Sacramento, CA – Frank Neuhauser from the University of California, Berkeley published a new study on Qualified Medical Evaluators discussing trends in evaluations, availability to meet panel requests, and other issues. He used extensive electronic administrative data made available by the DWC Medical Unit and Disability Evaluation Unit (DEU), supplemented with summary data from several sources.
The study covers the period from 2007 through 2017. This period covers much of the evolution after the 2004 reforms which introduced utilization and treatment guidelines, a new permanent disability rating schedule based on the AMA Guides, and changes to the manner parties in represented cases can select QMEs. The key findings in this study included the following general observations:
– The number of providers registered as QMEs continues to decline (17% since 2007), but less rapidly than it did prior to 2007.
– The number of requests for QME panels has increased rapidly, 87% since 2007.
– The decline in QMEs and increase in panel requests means that the number of requests per QME has doubled (+101%).
– Coupled with a continuing increase in the average paid amount for QME reports, the average QME earns 240% more from panel reports now than in 2007.
– All the increase in panel requests is from represented track cases, up 400% despite the elimination of panels for most medical treatment issues (replaced by the IMR process). This increase was equally driven by requests from both parties, applicant and defense.
– Panel requests for unrepresented cases declined 55%, entirely driven by a decline in requests from injured workers. The number of requests by claims administrators in unrepresented cases changed little.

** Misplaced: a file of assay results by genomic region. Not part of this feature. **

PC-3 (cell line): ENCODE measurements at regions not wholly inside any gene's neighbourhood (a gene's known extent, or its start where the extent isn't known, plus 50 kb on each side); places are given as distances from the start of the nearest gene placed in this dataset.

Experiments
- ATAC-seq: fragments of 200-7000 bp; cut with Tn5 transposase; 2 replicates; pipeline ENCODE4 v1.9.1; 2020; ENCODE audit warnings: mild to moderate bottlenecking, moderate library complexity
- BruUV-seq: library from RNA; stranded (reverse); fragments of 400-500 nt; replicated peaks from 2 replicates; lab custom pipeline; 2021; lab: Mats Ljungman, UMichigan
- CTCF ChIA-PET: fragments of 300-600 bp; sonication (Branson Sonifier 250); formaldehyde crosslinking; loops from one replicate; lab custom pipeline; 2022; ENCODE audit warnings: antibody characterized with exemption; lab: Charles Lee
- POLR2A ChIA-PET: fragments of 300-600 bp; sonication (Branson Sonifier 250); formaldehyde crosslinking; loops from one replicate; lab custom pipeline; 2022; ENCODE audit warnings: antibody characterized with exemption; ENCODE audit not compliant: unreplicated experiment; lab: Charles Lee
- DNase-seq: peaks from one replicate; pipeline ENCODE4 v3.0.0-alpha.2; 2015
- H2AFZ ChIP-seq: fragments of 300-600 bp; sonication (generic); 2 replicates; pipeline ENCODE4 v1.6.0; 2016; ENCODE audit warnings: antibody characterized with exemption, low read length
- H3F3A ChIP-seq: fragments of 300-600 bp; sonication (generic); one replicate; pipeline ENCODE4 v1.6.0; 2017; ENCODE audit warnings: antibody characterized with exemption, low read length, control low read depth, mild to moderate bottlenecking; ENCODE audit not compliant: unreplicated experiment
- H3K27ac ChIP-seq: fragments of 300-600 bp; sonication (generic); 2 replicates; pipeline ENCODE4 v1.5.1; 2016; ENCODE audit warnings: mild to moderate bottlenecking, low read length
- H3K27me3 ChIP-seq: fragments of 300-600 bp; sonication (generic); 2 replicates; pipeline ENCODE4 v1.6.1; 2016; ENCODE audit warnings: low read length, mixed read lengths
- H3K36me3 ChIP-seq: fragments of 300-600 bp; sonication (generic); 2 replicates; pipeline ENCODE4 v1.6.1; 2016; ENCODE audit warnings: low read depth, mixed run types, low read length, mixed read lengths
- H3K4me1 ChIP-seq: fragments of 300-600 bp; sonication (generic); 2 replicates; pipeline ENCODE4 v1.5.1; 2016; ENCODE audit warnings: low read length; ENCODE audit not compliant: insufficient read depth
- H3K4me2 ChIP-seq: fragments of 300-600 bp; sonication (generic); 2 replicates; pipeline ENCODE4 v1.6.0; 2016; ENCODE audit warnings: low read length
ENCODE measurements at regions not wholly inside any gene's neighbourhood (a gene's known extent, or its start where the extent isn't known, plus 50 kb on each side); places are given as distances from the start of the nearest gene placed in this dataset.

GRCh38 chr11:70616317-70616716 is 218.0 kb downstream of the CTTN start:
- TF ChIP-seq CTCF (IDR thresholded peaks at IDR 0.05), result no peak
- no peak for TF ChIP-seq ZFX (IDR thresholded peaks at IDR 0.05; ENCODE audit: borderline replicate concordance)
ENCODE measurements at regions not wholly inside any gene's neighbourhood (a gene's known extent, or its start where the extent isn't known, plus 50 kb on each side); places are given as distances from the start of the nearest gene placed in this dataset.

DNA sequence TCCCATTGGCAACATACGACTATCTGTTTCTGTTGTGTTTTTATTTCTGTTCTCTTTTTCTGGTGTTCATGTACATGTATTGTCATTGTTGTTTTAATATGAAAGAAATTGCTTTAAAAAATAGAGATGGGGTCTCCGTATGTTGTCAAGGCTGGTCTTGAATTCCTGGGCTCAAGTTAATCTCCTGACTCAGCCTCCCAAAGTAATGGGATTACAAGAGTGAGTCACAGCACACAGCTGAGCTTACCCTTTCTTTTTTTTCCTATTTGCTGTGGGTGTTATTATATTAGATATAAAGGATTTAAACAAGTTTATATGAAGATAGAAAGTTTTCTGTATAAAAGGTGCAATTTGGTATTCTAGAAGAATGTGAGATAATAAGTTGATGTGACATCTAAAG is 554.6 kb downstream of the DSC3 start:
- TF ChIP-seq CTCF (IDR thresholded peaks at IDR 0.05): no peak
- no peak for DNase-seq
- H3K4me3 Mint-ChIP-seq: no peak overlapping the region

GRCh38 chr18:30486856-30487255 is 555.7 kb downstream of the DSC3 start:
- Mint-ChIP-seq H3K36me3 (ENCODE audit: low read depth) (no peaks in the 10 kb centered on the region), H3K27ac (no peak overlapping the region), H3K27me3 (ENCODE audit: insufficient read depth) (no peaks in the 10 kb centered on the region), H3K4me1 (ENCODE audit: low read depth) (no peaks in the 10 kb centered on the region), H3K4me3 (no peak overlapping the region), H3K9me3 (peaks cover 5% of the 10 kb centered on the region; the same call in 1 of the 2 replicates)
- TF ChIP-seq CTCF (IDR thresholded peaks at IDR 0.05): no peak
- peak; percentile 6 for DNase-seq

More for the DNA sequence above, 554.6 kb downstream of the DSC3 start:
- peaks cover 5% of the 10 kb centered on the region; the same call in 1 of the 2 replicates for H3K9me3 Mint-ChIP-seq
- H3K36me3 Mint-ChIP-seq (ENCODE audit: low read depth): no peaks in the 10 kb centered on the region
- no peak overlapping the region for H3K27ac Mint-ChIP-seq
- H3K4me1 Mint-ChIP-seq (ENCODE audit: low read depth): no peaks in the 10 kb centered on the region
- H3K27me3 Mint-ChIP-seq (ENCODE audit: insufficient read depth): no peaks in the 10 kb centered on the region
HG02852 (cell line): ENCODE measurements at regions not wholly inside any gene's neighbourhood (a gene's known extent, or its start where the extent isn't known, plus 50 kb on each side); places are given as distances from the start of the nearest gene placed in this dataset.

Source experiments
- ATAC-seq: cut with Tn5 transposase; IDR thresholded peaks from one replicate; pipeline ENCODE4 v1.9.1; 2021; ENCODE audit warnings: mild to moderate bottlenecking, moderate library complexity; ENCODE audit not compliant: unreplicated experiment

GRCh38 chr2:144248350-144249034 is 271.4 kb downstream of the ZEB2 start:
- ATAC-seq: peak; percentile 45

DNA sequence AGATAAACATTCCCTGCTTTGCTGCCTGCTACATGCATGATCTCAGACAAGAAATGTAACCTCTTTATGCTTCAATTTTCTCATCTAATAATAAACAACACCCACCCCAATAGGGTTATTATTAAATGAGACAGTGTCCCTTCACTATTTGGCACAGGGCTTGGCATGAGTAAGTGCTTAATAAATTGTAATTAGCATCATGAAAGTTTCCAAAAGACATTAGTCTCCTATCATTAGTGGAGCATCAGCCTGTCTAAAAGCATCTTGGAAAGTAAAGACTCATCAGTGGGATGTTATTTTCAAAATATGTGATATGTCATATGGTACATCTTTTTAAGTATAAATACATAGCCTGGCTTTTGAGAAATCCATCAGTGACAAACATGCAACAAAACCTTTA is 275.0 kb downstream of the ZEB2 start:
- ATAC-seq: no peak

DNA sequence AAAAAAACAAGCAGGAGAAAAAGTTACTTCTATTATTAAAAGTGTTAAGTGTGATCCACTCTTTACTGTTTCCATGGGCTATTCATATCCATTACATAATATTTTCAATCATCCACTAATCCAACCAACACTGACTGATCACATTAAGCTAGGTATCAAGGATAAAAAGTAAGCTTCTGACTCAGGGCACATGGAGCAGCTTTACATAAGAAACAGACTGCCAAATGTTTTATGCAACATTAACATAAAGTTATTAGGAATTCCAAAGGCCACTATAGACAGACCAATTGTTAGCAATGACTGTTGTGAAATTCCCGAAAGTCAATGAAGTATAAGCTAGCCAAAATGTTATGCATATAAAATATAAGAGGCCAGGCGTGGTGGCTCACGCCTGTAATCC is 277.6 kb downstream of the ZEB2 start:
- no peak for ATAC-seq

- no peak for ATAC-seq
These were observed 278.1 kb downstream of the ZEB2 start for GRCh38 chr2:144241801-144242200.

– The DWC began collecting the reasons for panel requests on represented cases in 2015. Those data show that the primary reasons for panels are: (1) Compensability (42.5%), Permanent disability (21.4%), and Permanent & Stationary (P&S) status (11.4%).
In response to the earlier study, SB 863 placed limits on the number of locations (10) at which QMEs can be registered. This has had the effect of distributing QME panels more evenly and widely among registered providers.
– Very-high-volume QMEs (with 11-100+ registered locations) have been eliminated.
– However, a high proportion of panel assignments (55%-60%) are still assigned to the busiest 10% of QMEs, nearly all of whom have exactly 10 offices and are in orthopedic specialties.
– Unlike the very-high-volume QMEs studied earlier, the top 10% and 5% of QMEs by number of panels in the current system produce reports that show less bias. Even the top 5% of QMEs by volume rate only slightly more conservatively than average.
Access to QMEs does not appear to be an important current problem, but there are signs that delays in getting an evaluation may be developing.
The DWC has made an effort to eliminate from the workers’ compensation system providers who are accused or convicted of fraudulent activity or violations of professional standards. This study examined the activity of these doctors in the QME process and how their suspension may impact QME evaluations. The study found:
– Of providers suspended or restricted under Labor Code sections 139.21 & 4615, 41 were registered as QMEs at least one year between 2007 and 2016.
– They represented a small minority of all QMEs (1.6%) and were assigned to a minority of all 3-doctor panels (4.6%).
– While these percentages are small overall, there were some areas where problem providers appear to be concentrated and represent a special issue. The “Pain” specialties (PAP, MAA, & MPP), stood out, with 40% -50% of QME panels including at least one restricted or suspended provider.
– The more general “pain” category (MPA) that is more commonly used now, as well as the Physical Medicine and Rehabilitation (MPR) and Internal Medicine–Hematology (MMH) had 15% – 17% of panels include a restricted or suspended provider.
– Overall, the restricted and suspended doctors gave much more generous evaluations to injured workers than the average QME: higher ratings, less frequent use of apportionment and more frequent “Almaraz” ratings. Read More…